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Eyepopping Factory Construction Boom in the US: Semiconductors, Auto Industry, and Everyone


A massive corporate rethink is underway. Inflation in construction costs explains only a small portion of the spending boom.

By Wolf Richter for WOLF STREET.

Companies plowed $18.4 billion in April into the construction of manufacturing plants in the US, a seasonally adjusted annual rate of construction spending of a record $212 billion, according to the Census Bureau today. This was up by 140% to 200% from the range in 2015 through mid-2021,

The spike in factory-construction activity began in the second half of 2021. The CHIPS Act, signed into law in August 2022, seems to have turbocharged it, though the money hasn’t even started flowing yet.

Beyond semiconductors, a large number and a great variety of manufacturing plants have been announced over the past two years, and we’ll get to some that were announced just in recent weeks. They’re part of what the National Manufacturing Association has termed, “general reshoring.”

During the record year of 2023, spending on factory construction spiked by 71% from 2022, and by 138% from 2021, to $196 billion. And 2024 is on track to set a new record as the eyepopping boom continues.

This boom is a result of a massive corporate and government rethink after the supply-chain and transportation chaos during the pandemic, the increasingly edgy relationship between the US and China, the fundamentally scary dependence by US companies on production in China, and the nerve-racking dependence on semiconductor production in Taiwan.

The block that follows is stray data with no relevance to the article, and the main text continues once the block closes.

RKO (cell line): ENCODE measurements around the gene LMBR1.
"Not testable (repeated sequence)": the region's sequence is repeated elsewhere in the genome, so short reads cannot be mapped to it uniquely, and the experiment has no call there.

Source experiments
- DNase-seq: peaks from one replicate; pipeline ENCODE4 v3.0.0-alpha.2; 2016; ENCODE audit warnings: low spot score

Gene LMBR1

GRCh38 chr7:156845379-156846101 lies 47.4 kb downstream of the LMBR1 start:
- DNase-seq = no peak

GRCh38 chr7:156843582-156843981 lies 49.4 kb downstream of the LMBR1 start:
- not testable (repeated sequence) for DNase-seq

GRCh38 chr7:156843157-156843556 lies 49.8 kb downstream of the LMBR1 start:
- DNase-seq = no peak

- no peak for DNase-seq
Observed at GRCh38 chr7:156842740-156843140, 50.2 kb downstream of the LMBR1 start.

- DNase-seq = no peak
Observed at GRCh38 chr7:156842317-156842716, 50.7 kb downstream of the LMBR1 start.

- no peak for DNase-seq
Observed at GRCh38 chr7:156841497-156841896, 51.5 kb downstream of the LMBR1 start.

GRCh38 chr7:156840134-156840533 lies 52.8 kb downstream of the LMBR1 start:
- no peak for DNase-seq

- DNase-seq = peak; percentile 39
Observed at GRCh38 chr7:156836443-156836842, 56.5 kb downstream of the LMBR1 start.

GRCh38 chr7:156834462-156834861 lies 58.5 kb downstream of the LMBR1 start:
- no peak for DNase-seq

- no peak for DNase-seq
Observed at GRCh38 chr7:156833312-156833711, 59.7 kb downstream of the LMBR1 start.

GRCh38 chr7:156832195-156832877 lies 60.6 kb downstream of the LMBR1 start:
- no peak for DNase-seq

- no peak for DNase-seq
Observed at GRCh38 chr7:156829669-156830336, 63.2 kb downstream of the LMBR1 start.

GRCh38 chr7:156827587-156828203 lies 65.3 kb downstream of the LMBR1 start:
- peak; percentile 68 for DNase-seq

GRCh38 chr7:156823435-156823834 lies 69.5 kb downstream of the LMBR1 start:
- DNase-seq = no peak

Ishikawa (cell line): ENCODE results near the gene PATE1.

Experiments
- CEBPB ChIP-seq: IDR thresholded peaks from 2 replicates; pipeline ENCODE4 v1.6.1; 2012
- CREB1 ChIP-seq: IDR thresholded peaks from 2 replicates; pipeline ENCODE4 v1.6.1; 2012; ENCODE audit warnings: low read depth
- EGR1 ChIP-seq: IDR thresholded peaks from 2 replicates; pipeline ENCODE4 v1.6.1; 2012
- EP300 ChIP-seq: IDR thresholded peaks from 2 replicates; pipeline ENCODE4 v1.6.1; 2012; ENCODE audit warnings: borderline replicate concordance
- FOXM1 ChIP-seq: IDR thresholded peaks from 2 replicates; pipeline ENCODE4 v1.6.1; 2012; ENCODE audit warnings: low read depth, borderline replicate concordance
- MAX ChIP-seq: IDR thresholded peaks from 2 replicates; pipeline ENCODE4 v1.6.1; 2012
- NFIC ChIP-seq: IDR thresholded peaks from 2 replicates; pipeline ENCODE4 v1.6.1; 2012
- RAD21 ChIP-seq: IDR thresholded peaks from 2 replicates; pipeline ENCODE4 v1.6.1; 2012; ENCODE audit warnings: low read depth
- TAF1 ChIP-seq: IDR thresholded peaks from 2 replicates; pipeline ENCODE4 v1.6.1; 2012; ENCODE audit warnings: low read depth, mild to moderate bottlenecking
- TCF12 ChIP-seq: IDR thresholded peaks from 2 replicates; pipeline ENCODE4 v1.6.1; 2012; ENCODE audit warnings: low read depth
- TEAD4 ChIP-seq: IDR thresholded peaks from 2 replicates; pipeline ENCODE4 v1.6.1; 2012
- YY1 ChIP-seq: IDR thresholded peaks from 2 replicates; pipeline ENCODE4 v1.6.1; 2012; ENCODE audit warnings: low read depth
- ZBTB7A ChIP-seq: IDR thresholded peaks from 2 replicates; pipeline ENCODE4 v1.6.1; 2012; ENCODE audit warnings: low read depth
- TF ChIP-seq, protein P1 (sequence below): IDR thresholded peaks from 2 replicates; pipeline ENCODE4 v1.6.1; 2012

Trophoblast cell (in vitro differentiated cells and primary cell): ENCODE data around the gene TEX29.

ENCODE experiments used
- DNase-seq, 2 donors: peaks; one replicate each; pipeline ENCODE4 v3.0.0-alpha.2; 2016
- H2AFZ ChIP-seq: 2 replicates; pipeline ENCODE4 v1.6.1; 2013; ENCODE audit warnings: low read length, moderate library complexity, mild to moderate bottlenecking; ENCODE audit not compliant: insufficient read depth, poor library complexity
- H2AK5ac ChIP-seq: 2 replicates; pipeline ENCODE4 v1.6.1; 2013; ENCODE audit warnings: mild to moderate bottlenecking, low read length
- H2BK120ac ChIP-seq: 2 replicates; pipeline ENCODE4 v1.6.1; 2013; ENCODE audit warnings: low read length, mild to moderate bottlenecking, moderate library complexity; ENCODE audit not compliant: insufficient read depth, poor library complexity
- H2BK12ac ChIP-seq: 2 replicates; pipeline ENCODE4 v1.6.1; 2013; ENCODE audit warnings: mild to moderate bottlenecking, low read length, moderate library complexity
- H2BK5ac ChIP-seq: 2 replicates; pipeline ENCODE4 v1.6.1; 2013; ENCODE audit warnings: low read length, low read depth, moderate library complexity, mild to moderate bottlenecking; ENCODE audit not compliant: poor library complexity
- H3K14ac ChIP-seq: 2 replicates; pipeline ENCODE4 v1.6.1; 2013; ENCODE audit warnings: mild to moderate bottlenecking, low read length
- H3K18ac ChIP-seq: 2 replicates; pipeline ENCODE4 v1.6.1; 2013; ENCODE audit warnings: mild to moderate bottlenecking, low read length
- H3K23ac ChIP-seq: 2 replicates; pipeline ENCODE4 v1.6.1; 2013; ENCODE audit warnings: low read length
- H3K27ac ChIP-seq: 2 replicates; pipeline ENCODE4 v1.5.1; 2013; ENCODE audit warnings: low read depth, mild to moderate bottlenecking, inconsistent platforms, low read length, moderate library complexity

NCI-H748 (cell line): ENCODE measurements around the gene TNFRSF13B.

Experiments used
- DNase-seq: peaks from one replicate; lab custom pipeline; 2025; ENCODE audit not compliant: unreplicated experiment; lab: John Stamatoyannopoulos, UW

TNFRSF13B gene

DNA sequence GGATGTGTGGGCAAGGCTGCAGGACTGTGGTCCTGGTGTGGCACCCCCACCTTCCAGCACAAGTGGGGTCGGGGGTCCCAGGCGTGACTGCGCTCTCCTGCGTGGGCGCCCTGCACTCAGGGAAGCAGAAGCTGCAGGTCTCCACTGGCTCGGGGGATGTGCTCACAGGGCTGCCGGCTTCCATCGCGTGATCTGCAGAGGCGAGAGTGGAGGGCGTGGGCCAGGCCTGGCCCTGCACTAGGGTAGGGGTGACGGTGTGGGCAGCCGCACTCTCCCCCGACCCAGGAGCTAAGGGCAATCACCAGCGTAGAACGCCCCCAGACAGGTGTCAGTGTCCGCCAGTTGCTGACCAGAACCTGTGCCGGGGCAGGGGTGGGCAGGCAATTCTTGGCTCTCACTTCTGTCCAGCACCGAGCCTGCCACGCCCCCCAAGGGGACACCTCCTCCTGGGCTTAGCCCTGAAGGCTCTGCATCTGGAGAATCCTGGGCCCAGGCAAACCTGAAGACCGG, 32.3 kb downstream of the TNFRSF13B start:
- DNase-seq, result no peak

Inflation explains only a small portion of the spending boom.

The Producer Price Index for construction costs of nonresidential buildings exploded in mid-2021 through 2022, but then hit a ceiling and has remained roughly unchanged at this sky-high level since December 2022 (red in the chart below).

From September 2021 through December 2022, the index spiked by 28%. Over the same period, investment in factory construction jumped by 56%. Since then, the PPI has remained flat to down, while investment in factory construction jumped by another 64%.

On a year-over-year basis, the PPI for nonresidential construction has been negative for the first four months of 2024 (green):

Construction costs are just part of the investment in a factory.

In general, today’s largely automated manufacturing processes require costly equipment that can dwarf the construction costs of the building. But the costs of the manufacturing equipment and related costs are not included in the data of construction spending here.

In terms of the semiconductor industry: the total cost of a chip plant might reach $20 billion, but the construction costs are only a smallish part of it. The costs of the equipment and the costs of getting it all to operate eat up a far bigger part of the investment.

Massive investments in semiconductor plants.